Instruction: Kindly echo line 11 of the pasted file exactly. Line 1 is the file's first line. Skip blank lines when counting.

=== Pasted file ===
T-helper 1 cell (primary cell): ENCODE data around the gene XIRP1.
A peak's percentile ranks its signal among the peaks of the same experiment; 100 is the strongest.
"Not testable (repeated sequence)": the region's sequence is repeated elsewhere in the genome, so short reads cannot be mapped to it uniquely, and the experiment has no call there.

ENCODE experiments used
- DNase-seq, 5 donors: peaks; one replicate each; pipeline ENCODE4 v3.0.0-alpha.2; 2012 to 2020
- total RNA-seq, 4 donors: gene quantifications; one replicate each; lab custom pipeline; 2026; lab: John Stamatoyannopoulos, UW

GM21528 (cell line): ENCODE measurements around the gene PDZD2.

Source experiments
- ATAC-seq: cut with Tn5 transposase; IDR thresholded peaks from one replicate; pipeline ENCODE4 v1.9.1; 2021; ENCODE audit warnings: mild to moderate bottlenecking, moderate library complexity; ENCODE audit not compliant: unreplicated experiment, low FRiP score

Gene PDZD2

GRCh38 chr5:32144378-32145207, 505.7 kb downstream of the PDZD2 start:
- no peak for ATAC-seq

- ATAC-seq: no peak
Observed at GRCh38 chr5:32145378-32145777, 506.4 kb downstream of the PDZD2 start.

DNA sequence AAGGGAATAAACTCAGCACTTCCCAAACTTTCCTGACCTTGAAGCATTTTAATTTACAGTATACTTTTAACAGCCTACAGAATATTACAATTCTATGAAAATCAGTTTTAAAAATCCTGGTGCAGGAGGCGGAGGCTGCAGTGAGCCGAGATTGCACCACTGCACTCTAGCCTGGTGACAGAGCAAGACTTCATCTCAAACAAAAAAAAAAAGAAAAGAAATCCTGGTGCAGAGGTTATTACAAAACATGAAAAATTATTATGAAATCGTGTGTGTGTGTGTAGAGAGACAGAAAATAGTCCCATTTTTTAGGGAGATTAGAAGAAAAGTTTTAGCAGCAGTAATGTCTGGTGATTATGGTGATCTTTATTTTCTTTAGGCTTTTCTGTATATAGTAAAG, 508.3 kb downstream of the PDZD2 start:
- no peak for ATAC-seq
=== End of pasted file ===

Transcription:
GRCh38 chr5:32144378-32145207, 505.7 kb downstream of the PDZD2 start: